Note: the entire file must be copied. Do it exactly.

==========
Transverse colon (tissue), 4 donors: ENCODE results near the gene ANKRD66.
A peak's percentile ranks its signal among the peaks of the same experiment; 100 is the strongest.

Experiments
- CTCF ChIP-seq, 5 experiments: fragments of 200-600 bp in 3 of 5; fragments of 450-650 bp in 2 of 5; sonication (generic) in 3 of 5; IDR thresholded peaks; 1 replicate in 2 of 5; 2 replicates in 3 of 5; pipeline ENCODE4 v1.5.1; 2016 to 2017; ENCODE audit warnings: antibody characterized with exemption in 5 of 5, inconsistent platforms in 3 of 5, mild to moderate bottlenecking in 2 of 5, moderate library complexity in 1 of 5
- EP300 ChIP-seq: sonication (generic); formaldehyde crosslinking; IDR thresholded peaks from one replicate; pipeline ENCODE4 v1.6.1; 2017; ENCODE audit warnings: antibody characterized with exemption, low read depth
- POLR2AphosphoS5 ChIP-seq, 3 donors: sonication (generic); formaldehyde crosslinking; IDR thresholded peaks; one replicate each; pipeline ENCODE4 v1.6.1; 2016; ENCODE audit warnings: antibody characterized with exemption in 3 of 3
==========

Transverse colon (tissue), 4 donors: ENCODE results near the gene ANKRD66.
A peak's percentile ranks its signal among the peaks of the same experiment; 100 is the strongest.

Experiments
- CTCF ChIP-seq, 5 experiments: fragments of 200-600 bp in 3 of 5; fragments of 450-650 bp in 2 of 5; sonication (generic) in 3 of 5; IDR thresholded peaks; 1 replicate in 2 of 5; 2 replicates in 3 of 5; pipeline ENCODE4 v1.5.1; 2016 to 2017; ENCODE audit warnings: antibody characterized with exemption in 5 of 5, inconsistent platforms in 3 of 5, mild to moderate bottlenecking in 2 of 5, moderate library complexity in 1 of 5
- EP300 ChIP-seq: sonication (generic); formaldehyde crosslinking; IDR thresholded peaks from one replicate; pipeline ENCODE4 v1.6.1; 2017; ENCODE audit warnings: antibody characterized with exemption, low read depth
- POLR2AphosphoS5 ChIP-seq, 3 donors: sonication (generic); formaldehyde crosslinking; IDR thresholded peaks; one replicate each; pipeline ENCODE4 v1.6.1; 2016; ENCODE audit warnings: antibody characterized with exemption in 3 of 3